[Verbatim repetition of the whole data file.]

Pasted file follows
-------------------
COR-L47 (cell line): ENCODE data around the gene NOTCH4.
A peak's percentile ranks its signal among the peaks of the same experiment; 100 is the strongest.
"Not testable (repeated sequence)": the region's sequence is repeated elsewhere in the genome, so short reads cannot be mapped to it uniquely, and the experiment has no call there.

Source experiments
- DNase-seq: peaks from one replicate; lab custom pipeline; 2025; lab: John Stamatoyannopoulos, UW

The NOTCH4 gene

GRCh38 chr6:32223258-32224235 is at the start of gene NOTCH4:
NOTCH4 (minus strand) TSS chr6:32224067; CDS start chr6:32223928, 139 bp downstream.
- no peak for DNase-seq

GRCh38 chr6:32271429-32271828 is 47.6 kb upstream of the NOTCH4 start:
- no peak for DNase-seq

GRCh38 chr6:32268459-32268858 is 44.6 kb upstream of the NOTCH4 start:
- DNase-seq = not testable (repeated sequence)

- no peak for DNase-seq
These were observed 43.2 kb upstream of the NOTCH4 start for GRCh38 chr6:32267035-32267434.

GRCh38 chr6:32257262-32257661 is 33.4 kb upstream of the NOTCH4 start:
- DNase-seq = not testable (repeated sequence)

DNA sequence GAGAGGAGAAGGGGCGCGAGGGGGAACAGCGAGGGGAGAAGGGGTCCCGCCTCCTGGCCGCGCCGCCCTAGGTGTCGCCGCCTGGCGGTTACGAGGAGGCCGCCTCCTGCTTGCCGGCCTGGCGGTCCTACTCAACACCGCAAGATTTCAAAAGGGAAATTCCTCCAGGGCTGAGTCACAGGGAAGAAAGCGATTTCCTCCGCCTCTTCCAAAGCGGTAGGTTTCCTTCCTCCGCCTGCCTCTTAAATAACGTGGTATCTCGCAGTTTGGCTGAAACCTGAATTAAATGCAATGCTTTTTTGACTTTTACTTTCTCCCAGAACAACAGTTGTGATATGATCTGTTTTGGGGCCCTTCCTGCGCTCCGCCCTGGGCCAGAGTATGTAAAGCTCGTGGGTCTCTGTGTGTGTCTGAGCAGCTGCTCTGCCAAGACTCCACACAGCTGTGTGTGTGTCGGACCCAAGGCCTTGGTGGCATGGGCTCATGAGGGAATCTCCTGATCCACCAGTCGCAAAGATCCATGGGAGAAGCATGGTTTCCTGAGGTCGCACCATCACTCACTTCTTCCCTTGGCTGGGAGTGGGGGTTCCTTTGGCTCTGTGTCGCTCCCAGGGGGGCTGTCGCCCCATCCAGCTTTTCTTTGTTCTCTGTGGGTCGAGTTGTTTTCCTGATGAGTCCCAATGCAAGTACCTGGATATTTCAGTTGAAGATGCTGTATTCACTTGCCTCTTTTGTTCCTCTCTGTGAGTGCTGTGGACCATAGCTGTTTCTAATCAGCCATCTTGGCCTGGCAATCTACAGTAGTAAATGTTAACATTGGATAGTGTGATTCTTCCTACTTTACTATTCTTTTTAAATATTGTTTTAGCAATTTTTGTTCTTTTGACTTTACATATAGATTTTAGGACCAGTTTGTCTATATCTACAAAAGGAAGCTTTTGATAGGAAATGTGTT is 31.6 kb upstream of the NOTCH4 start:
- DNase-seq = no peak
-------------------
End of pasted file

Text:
COR-L47 (cell line): ENCODE data around the gene NOTCH4.
A peak's percentile ranks its signal among the peaks of the same experiment; 100 is the strongest.
"Not testable (repeated sequence)": the region's sequence is repeated elsewhere in the genome, so short reads cannot be mapped to it uniquely, and the experiment has no call there.

Source experiments
- DNase-seq: peaks from one replicate; lab custom pipeline; 2025; lab: John Stamatoyannopoulos, UW

The NOTCH4 gene

GRCh38 chr6:32223258-32224235 is at the start of gene NOTCH4:
NOTCH4 (minus strand) TSS chr6:32224067; CDS start chr6:32223928, 139 bp downstream.
- no peak for DNase-seq

GRCh38 chr6:32271429-32271828 is 47.6 kb upstream of the NOTCH4 start:
- no peak for DNase-seq

GRCh38 chr6:32268459-32268858 is 44.6 kb upstream of the NOTCH4 start:
- DNase-seq = not testable (repeated sequence)

- no peak for DNase-seq
These were observed 43.2 kb upstream of the NOTCH4 start for GRCh38 chr6:32267035-32267434.

GRCh38 chr6:32257262-32257661 is 33.4 kb upstream of the NOTCH4 start:
- DNase-seq = not testable (repeated sequence)

DNA sequence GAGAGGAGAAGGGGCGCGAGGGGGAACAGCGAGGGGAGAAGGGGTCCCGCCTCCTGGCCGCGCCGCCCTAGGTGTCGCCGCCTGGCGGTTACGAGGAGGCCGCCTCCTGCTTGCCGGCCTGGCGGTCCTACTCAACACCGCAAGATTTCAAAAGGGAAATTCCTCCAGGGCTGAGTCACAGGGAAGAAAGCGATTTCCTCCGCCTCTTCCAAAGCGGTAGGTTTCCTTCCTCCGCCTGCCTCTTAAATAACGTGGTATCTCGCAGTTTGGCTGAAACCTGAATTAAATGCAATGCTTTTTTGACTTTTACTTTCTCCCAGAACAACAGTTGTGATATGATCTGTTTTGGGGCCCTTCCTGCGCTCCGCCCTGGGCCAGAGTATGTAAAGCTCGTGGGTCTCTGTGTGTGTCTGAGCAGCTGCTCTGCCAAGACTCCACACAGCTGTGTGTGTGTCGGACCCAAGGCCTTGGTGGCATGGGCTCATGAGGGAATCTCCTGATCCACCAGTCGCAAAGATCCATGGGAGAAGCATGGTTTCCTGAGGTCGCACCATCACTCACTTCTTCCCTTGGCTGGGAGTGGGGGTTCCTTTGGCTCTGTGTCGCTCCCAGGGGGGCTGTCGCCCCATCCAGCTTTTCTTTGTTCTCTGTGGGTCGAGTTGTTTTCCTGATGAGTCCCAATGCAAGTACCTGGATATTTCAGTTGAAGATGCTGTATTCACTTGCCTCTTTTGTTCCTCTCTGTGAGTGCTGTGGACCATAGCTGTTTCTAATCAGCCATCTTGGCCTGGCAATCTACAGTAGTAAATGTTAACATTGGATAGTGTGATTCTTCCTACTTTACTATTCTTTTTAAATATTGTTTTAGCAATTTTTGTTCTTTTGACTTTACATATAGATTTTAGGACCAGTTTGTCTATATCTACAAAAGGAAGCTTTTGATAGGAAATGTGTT is 31.6 kb upstream of the NOTCH4 start:
- DNase-seq = no peak